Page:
Alternatively, the diffraction grating 105 or the microprisms 107 may be formed in surface 101 of the encapsulating material 99 by molding. First a micromachined mold containing a pattern of at least one microoptical element, such as the grating 105 or microprisms 107, is provided. The mold may be made from silicon, with the pattern formed on its surface by photolithography and etching, as described above. The LED array is then placed into the mold and the mold is filled with the encapsulating material 99, such as thermoset or thermoplastic epoxy. The encapsulating material is then solidified (i.e., by heating or cooling, depending on the material type) to form a least one microoptical element in the light emitting surface 101 of the encapsulating material 99. The molding process is preferred because it is simpler than masking and etching each package 83. Furthermore, the encapsulating material 99 molding process is simpler and more cost effective compared to forming an optical element directly in the light emitting diode by photolithography and etching.

D. The Method of Making the LED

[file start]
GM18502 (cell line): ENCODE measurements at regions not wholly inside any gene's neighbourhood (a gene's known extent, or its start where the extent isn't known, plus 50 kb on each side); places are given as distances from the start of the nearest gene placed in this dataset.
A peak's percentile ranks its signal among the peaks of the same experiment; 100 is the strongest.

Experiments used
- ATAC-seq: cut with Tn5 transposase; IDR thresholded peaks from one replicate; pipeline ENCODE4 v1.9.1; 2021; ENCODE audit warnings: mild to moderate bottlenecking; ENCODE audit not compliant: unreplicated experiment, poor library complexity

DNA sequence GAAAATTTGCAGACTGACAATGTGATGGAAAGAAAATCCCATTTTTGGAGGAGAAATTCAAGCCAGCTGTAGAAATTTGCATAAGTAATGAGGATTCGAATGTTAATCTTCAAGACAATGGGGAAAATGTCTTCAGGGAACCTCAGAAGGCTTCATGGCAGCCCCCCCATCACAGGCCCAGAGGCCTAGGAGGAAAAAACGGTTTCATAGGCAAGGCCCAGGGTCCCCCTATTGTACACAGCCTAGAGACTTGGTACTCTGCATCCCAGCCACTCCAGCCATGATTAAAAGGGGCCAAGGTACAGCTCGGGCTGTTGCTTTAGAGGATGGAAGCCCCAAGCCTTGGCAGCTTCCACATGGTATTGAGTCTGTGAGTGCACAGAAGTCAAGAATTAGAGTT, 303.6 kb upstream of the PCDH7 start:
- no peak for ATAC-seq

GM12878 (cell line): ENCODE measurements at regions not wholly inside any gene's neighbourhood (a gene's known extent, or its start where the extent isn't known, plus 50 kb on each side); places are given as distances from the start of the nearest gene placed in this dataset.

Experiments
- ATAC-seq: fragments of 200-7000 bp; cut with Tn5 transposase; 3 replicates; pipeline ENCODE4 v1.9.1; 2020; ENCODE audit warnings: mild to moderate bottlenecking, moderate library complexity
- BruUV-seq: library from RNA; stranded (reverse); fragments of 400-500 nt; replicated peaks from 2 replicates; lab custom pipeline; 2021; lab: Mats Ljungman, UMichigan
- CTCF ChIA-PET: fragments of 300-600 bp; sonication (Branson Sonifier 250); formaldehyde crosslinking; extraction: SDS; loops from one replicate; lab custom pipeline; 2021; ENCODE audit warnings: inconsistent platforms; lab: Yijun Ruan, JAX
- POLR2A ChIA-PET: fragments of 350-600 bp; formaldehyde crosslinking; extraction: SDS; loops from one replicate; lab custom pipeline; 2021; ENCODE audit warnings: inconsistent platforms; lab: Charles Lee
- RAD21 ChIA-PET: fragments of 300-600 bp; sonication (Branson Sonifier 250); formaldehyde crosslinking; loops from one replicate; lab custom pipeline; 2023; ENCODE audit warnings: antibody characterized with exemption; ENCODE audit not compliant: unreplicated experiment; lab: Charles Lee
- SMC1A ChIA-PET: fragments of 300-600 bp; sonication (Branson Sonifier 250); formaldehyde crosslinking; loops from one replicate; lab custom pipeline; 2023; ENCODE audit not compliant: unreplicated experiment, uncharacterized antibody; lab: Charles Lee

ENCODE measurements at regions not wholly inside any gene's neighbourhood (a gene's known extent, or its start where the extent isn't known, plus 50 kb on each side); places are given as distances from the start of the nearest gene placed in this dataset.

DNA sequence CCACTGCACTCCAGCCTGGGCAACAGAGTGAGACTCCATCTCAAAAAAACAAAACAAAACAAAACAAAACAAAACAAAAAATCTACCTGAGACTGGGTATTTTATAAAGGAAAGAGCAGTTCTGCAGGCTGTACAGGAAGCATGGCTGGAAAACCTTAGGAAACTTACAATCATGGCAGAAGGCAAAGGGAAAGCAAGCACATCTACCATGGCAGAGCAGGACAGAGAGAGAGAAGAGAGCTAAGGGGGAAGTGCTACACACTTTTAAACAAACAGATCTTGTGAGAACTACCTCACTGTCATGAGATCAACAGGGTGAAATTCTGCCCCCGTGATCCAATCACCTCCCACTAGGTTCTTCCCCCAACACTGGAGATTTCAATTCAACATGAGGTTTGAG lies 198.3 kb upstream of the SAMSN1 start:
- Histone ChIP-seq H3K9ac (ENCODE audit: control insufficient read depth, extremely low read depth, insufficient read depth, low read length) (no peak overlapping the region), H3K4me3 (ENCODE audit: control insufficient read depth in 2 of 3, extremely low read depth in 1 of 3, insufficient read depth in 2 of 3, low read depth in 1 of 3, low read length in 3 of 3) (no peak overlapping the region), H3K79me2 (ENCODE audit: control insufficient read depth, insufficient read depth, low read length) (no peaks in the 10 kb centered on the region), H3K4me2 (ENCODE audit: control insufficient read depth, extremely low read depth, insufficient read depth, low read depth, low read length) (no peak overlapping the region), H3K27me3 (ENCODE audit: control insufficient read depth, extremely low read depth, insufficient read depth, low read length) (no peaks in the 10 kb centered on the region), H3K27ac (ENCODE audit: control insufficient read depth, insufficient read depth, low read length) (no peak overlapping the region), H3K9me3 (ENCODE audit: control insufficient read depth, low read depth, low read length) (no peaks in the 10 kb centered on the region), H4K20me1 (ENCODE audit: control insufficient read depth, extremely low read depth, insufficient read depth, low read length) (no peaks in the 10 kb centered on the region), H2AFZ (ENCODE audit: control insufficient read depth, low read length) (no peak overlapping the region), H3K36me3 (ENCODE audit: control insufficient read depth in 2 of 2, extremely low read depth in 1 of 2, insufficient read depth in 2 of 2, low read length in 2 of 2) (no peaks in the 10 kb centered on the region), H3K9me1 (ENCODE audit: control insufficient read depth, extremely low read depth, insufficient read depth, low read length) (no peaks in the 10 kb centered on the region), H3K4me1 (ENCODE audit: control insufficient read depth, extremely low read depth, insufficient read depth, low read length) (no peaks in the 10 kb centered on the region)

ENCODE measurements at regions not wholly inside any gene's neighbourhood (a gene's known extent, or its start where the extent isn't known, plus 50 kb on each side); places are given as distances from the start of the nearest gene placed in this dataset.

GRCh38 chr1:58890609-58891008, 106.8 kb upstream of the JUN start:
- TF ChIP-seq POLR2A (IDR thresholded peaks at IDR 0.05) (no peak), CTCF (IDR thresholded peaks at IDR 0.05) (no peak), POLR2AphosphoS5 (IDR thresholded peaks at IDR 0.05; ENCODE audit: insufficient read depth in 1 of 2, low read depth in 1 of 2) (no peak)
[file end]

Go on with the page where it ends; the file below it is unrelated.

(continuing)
The LEDs 31, 61 illustrated in FIGS. 3 and 5 may be made by any desired method. For example, a method of making the LED 31 according to a first preferred embodiment of the present invention is illustrated in FIGS. 8 to 10. It should be understood that the method of making LED 61 of FIG. 5 is similar, except that the Bragg reflector 37 is omitted, while the confinement layer 39 may be omitted and layer dimensions may be different.

The n-type GaN contact layer 35, the Bragg reflector 37, the n-type confinement layer 39, the active layer 41 and the p-type contact layer 43 are deposited on a sapphire substrate 33 by any deposition method, such as MOCVD, VPE or MBE. A buffer GaN layer may be added between the substrate 33 and layer 35, if desired (not shown). Other layers, such as waveguide layers may also be added, if desired. For example, both the n-type confinement layer 39 and p-type confinement/contact layer 43 could be comprised of multiple layers, including cladding layers. A first photoresist mask 111 is then formed over layer 43, as illustrated in FIG. 8.